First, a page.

Landmines a Continuing Problem in Vietnam, Retired General Says
March 1, 2010 | By Bob Weiner | email@example.com
Vietnamese veterans of the war with the U.S. embrace an attitude of reconciliation and mutual respect, members of U.S. veterans who visited Vietnam reported. But unexploded land mines are "a contionuing disastger," said delegation leader retired Gen. Barry McCaffrey.
McCaffrey and Jan Scruggs, president of the Vietnam Veterans Memorial Fund, headed the 26-member delegation that included U.S. Vietnam veterans and their families. They reported on the trip at a Feb. 26 Newsmaker.
"It's time to heal the scars of war. It is time for reconciliation,” McCaffrrey said.
He said the delegation had an emotional meeting with former Vietnam veterans who had been opposing combatants.
"We can report a spirit of reconciliation and mutual respect. Both sides understand that they were caught up in the U.S. global confrontation at the time with aggressive communism," McCaffrey said.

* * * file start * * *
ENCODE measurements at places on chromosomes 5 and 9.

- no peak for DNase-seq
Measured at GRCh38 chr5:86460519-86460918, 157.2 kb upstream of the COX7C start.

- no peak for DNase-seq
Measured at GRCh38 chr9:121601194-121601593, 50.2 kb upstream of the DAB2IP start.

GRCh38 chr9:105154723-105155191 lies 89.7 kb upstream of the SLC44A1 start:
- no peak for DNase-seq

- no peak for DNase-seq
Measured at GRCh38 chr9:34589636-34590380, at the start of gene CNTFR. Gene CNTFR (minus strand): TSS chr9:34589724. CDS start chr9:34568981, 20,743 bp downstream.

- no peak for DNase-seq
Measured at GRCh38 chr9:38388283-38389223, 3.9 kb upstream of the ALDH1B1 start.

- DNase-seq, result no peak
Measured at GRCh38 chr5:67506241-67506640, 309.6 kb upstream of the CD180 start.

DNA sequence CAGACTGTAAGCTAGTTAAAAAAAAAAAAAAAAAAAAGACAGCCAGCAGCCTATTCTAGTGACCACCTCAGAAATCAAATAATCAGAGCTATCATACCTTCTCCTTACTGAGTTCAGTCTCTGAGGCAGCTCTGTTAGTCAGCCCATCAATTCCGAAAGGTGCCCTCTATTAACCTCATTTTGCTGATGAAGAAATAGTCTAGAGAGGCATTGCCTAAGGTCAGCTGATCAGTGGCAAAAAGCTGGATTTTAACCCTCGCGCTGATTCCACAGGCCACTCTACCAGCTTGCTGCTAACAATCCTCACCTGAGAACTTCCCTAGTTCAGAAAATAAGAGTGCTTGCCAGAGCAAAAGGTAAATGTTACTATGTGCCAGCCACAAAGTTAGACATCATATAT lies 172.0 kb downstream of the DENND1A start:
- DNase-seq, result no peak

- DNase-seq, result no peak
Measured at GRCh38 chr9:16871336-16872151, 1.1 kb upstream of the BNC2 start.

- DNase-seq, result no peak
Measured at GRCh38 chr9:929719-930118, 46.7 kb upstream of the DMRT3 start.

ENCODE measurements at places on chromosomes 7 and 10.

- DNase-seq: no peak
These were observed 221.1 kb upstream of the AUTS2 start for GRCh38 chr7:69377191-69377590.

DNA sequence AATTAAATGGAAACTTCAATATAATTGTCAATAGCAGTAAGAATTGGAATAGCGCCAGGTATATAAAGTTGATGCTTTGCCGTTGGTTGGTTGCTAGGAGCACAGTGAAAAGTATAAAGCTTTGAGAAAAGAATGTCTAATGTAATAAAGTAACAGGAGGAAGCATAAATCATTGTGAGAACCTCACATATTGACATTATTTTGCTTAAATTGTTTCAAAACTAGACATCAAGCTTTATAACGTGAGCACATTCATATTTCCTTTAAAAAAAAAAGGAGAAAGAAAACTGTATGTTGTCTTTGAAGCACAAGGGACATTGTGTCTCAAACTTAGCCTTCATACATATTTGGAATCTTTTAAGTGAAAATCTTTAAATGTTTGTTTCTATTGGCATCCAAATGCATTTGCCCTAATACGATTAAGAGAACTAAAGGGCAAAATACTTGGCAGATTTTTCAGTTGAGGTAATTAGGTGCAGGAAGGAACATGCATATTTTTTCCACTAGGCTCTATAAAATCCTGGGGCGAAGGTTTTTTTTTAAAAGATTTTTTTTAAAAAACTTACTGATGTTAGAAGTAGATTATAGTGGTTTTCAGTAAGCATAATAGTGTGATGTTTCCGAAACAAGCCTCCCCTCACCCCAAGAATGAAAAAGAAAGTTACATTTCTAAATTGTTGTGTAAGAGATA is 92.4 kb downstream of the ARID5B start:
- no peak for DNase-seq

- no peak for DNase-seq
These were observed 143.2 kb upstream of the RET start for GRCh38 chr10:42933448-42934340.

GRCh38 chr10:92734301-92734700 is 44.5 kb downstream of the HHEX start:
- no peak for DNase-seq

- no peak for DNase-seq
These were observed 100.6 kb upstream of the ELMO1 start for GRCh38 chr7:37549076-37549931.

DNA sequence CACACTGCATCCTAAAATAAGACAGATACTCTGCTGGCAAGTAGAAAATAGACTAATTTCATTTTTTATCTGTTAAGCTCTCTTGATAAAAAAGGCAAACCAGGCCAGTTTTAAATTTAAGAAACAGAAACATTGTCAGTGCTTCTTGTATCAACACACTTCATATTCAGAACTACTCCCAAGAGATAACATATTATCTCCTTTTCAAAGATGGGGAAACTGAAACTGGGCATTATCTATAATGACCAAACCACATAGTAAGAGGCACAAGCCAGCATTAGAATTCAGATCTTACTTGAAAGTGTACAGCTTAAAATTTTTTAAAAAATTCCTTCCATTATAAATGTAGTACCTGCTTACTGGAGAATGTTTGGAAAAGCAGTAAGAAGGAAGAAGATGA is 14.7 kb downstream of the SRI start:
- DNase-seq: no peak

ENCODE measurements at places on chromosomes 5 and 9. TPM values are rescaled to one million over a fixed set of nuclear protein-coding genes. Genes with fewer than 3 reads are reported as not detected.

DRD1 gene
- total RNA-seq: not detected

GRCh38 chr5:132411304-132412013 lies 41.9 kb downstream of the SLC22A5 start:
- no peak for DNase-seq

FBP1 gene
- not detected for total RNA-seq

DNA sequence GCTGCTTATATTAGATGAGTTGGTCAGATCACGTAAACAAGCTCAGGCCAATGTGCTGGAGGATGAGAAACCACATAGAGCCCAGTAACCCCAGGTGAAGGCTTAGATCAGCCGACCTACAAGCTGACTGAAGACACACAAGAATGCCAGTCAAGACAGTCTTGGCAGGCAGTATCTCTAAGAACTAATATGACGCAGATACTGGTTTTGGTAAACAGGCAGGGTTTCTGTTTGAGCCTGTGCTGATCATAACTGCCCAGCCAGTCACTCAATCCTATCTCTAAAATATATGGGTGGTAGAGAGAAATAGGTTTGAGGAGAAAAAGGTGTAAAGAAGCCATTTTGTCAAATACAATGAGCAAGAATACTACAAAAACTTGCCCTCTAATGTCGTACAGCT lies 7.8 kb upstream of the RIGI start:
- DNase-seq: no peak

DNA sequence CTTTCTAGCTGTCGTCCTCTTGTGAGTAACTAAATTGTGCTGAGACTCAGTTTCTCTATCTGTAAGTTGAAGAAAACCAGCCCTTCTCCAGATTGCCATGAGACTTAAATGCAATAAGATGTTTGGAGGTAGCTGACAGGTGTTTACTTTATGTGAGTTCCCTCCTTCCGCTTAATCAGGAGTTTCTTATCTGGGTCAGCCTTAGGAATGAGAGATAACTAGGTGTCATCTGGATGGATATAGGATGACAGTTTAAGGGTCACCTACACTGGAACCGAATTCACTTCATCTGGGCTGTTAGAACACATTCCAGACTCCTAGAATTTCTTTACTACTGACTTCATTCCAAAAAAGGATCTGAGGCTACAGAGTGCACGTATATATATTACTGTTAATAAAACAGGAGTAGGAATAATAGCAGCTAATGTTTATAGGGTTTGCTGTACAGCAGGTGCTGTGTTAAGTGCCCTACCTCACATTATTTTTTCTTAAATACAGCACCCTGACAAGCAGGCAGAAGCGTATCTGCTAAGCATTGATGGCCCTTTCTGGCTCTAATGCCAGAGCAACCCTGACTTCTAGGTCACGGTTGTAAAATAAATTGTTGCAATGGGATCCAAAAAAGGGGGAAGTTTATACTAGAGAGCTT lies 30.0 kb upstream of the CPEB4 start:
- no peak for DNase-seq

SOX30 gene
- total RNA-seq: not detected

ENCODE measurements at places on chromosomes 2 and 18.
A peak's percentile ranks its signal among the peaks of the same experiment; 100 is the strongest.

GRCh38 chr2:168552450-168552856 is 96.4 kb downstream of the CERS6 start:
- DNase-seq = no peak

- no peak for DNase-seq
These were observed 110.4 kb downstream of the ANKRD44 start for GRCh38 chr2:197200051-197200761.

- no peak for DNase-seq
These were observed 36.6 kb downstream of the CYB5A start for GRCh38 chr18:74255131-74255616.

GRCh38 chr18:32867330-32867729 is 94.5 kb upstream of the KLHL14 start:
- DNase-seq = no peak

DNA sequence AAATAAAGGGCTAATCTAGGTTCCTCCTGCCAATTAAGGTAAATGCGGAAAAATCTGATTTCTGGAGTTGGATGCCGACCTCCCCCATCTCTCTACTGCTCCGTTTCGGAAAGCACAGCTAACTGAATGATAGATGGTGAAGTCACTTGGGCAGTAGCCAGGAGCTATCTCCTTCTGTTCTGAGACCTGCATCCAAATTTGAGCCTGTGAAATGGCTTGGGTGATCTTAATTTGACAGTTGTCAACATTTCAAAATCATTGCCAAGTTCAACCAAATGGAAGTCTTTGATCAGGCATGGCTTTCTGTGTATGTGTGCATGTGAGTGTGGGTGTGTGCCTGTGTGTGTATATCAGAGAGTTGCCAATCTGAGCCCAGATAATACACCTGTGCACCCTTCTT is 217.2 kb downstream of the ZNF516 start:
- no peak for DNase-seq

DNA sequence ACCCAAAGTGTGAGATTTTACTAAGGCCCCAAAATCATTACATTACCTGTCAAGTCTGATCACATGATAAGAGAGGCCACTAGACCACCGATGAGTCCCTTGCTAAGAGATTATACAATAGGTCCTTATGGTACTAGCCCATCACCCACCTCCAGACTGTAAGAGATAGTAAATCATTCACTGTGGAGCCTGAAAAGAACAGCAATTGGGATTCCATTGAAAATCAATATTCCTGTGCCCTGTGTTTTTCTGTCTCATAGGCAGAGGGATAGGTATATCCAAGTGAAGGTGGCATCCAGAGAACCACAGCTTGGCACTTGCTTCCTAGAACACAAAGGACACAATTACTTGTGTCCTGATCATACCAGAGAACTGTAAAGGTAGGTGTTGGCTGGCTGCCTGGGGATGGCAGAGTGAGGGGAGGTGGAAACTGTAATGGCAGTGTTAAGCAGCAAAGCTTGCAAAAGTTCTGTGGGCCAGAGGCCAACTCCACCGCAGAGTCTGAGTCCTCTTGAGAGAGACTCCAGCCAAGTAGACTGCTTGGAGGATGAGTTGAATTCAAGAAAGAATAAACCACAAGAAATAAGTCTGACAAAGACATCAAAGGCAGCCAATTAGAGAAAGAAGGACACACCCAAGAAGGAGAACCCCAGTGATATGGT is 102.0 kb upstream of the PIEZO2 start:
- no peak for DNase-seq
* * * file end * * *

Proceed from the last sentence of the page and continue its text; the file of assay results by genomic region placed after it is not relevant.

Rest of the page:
But "the mine situation is a continuing disaster. We observed and supported demining operations. As part Project Renew, the delegation received and announced a $1 million U.S. government grant to conduct demining activities."
McCaffrey said more than 1,000 Vietnamese a year are killed or injured by unexploded military munitions and that 350,000 metric tons remain. About 40% are Vietnamese, 60% U.S.
McCaffrey also said that “while Vietnam has modernized dramatically and increased its economy with entrepreneurial activity and external investment, serious problems remain. Vietnam is still an authoritarian, totalitarian state. Only recently are they entering the world’s economic and business model.
“It is haunting to imagine the world that might have existed if the U.S. had immediately recognized the new government in 1945 when Ho Chi Minh proclaimed the independence of Vietnam,” he said.